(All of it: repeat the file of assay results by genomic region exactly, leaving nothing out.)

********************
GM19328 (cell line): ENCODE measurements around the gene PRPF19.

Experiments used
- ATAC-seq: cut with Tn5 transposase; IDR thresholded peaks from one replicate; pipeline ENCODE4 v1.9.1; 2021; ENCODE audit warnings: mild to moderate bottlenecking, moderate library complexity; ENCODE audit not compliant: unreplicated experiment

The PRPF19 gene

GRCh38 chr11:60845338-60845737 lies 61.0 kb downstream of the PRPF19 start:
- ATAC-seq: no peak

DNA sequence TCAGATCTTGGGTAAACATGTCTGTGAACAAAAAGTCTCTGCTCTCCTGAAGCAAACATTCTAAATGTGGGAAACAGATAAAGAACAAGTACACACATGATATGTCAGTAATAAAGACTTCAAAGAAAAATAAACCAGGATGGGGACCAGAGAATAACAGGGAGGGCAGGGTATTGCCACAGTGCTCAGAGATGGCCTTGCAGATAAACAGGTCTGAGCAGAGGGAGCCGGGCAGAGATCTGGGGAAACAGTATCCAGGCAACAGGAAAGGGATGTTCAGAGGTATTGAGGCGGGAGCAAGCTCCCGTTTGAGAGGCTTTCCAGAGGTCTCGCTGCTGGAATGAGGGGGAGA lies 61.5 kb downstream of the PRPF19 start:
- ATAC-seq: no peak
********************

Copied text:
GM19328 (cell line): ENCODE measurements around the gene PRPF19.

Experiments used
- ATAC-seq: cut with Tn5 transposase; IDR thresholded peaks from one replicate; pipeline ENCODE4 v1.9.1; 2021; ENCODE audit warnings: mild to moderate bottlenecking, moderate library complexity; ENCODE audit not compliant: unreplicated experiment

The PRPF19 gene

GRCh38 chr11:60845338-60845737 lies 61.0 kb downstream of the PRPF19 start:
- ATAC-seq: no peak

DNA sequence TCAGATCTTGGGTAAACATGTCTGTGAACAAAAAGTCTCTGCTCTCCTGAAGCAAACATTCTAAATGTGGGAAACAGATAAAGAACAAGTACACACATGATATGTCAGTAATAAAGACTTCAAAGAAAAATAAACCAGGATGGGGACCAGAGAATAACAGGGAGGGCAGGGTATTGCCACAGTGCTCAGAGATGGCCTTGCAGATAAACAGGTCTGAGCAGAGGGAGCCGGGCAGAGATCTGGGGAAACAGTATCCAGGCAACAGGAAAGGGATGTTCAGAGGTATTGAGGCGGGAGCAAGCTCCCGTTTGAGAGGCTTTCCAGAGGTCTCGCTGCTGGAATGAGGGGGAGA lies 61.5 kb downstream of the PRPF19 start:
- ATAC-seq: no peak